Most young Aussies expect x-rays for low back pain
Four out of five young Australian adults with lower back pain have beliefs about the role of medical imaging that don’t align with current evidence and guidelines, according to a survey.
Researchers from the Curtin EnAble Institute at Curtin University reported that around a third of participants in the study indicated that medical imaging results were related to pain intensity and that findings on imaging would change as the pain changed.
Meanwhile, of the 75 participants with LBP and the 85 with no reported LBP, 32% believed that when back pain improves, a repeat medical scan would show improvement. Some 27% of participants believed medical scans are necessary to get the best medical care for low back pain while 29% of participants thought that imaging will identify the cause of back pain.
Such beliefs could drive expectations around the need for medical imaging, suggest investigators who say education campaigns that target young adults are needed to help curb high imaging referral rates.
COVID-19 vax link to menstrual changes should be investigated
A link between COVID-19 vaccination and menstrual changes is “plausible and should be investigated”, according to Dr Victoria Male, a reproductive specialist at Imperial College London.
In an editorial published in the British Medical Journal, Dr Male said the Medicines and Healthcare products Agency had received 30,000 reports of menstrual and unexpected bleeding post vaccination with both mRNA and adenovirus vectored COVID-19 vaccines.
This number is still considered low given the proportion of people who have received COVID-19 vaccination and the prevalence of menstrual disorders in the general population. Also, in most cases periods have returned to normal by the following cycle, and there is no evidence to suggest that vaccination adversely affects fertility.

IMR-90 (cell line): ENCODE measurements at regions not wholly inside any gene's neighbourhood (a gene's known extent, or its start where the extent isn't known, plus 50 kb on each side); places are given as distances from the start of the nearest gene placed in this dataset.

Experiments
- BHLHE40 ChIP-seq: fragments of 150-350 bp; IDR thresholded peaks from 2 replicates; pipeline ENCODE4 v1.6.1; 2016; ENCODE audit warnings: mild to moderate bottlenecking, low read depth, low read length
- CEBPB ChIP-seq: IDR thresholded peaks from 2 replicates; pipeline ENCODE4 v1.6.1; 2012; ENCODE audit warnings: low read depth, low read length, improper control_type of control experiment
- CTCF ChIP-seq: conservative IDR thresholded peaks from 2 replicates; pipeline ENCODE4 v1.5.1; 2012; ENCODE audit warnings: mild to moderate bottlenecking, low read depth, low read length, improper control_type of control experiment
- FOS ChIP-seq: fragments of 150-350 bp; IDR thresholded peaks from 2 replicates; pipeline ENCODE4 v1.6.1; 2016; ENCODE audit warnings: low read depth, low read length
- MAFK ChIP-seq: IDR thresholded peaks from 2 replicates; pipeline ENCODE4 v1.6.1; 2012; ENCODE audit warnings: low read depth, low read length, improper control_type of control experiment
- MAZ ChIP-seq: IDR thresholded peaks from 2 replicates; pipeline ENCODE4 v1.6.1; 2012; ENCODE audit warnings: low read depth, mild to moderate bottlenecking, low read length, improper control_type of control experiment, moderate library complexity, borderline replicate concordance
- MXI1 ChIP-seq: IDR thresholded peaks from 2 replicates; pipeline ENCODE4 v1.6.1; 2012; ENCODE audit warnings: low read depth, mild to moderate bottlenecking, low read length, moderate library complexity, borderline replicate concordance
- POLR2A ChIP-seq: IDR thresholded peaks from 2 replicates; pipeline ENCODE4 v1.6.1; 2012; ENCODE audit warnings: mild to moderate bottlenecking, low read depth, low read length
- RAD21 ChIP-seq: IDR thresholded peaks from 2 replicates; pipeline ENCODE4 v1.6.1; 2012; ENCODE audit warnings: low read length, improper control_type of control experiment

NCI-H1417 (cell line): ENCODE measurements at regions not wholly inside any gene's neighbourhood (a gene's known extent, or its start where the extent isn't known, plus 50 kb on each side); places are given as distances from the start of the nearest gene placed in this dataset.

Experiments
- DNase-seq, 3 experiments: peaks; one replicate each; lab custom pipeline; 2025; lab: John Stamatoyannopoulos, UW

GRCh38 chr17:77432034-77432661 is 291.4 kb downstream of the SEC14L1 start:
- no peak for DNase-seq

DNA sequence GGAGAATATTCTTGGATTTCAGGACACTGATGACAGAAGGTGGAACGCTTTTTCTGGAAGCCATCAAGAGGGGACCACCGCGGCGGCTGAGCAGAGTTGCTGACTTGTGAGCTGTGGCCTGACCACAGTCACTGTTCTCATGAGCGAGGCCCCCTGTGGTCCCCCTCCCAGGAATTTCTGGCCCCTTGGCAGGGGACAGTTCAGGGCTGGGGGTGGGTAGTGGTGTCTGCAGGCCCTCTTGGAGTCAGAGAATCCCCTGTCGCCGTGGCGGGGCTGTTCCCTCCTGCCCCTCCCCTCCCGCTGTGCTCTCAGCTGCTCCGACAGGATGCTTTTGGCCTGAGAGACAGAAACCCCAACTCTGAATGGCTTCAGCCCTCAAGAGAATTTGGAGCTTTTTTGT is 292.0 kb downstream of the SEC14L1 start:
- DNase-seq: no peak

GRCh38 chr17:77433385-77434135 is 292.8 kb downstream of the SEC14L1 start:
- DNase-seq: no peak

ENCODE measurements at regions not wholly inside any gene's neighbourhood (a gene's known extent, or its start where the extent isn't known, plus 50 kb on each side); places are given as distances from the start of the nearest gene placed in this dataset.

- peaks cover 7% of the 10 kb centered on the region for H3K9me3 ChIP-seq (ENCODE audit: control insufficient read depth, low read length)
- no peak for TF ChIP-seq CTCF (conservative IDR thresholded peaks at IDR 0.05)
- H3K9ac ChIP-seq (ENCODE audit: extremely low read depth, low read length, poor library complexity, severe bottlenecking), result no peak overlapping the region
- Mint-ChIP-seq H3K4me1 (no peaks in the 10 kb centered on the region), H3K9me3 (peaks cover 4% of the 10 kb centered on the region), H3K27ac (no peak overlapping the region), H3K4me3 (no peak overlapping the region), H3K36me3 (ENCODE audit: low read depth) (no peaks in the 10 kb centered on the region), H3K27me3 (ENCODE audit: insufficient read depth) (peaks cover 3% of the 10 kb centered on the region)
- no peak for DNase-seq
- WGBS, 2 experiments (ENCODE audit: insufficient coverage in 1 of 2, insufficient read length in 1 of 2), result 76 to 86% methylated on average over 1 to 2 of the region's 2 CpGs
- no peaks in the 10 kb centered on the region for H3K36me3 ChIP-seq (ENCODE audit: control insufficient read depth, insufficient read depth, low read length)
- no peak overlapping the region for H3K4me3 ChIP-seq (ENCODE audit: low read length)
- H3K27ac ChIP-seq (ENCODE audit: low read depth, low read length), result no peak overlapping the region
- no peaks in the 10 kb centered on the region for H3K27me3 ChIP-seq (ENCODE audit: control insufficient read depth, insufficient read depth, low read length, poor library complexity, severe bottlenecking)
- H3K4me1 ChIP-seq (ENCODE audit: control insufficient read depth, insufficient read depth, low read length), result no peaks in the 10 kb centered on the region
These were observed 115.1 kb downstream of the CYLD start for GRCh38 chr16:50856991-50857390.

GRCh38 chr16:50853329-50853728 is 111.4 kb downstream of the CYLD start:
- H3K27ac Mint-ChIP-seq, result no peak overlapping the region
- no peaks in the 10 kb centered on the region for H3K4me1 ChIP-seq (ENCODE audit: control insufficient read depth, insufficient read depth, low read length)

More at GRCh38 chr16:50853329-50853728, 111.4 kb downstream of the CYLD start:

However, while menstrual changes and unexpected bleeding are not currently classed as common side effects of COVID-19 vaccination, current data collection methods make it difficult to draw any firm conclusions, Dr Male noted. Instead, she argued that researchers should be using approaches that compare the incidence of menstrual issues across vaccinated and unvaccinated populations.
“Although reported changes to the menstrual cycle after vaccination are short lived, robust research into this possible adverse reaction remains critical to the overall success of the vaccination programme,” she said. “Vaccine hesitancy among young women is largely driven by false claims that COVID-19 vaccines could harm their chances of future pregnancy. Failing to thoroughly investigate reports of menstrual changes after vaccination is likely to fuel these fears.”
While more evidence on a potential link is gathered, clinicians should encourage anybody experiencing menstrual issues post vaccination to report them to the MHRA’s yellow card scheme, Dr Male advised. Any persistent change to periods persisting or new vaginal bleeds post menopause should be managed as per normal clinical guidelines.
Medicare embarks on new round of reviews
Professor Anne Duggan has been announced as the chair of a new Medicare Benefits Schedule (MBS) Review Advisory Committee (MRAC) that will continue the overhaul of MBS items started by the MBS Review Taskforce.
The Department of Health says the advisory committee will “ensure the MBS continues to support high quality care, and remains flexible and contemporary.” It follows the MBS Review Taskforce, which from 2015 to 2020 reviewed more than 5,700 items on the MBS and made recommendations to the minister for health to remove or streamline inappropriate and outdated items, including some for colonoscopy.
Professor Duggan is a gastroenterologist in Newcastle, NSW and Chief Medical Officer for the Australian Commission on Safety and Quality in Health Care, where she provides expert clinical advice to the Commission in its role to improve safety and quality of health care nationally.